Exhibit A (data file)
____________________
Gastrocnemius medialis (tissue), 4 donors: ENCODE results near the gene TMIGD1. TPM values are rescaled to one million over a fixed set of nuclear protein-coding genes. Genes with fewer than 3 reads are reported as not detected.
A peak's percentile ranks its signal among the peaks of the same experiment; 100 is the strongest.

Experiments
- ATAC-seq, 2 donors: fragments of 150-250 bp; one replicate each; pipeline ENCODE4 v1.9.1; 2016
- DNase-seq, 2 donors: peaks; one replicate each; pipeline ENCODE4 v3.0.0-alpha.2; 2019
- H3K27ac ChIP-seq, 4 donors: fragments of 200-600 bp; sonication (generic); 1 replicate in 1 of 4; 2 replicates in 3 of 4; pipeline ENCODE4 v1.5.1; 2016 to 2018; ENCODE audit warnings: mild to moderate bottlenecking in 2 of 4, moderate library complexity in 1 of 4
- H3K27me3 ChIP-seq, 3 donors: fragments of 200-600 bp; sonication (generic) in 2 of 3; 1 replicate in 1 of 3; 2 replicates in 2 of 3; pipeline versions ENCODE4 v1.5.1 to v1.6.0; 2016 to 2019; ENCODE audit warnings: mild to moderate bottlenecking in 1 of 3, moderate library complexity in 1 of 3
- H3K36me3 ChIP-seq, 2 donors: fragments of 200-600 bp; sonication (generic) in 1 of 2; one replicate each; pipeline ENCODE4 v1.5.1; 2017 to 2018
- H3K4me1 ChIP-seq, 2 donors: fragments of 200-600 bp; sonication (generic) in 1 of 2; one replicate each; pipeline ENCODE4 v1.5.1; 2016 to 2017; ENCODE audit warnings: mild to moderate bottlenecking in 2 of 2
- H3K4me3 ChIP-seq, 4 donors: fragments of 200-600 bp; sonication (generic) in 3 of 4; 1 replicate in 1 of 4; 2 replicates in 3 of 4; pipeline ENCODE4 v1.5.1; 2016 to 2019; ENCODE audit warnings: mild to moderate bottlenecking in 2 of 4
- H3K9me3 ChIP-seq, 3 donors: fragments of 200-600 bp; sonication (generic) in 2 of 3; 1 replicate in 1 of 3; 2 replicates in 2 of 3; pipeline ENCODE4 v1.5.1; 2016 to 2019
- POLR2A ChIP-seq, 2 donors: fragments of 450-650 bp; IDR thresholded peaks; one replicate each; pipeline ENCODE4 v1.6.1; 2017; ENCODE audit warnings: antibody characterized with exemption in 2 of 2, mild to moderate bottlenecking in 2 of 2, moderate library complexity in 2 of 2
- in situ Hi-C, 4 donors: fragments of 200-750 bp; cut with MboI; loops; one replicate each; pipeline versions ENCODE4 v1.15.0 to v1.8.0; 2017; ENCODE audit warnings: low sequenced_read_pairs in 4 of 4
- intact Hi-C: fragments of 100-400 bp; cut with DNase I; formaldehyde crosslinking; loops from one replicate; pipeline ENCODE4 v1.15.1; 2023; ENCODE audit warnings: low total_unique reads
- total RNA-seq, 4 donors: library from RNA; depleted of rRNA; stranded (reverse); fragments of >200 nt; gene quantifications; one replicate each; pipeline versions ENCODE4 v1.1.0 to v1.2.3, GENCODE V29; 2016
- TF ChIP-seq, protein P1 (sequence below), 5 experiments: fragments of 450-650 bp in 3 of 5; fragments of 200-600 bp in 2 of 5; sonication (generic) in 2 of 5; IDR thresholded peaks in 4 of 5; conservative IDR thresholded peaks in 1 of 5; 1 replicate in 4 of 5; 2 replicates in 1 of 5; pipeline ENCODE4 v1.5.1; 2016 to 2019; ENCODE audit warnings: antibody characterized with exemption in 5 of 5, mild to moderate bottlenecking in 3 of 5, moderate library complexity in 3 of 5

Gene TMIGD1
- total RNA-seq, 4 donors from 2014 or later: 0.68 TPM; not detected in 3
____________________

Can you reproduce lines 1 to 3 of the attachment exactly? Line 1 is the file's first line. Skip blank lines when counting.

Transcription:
Gastrocnemius medialis (tissue), 4 donors: ENCODE results near the gene TMIGD1. TPM values are rescaled to one million over a fixed set of nuclear protein-coding genes. Genes with fewer than 3 reads are reported as not detected.
A peak's percentile ranks its signal among the peaks of the same experiment; 100 is the strongest.

Experiments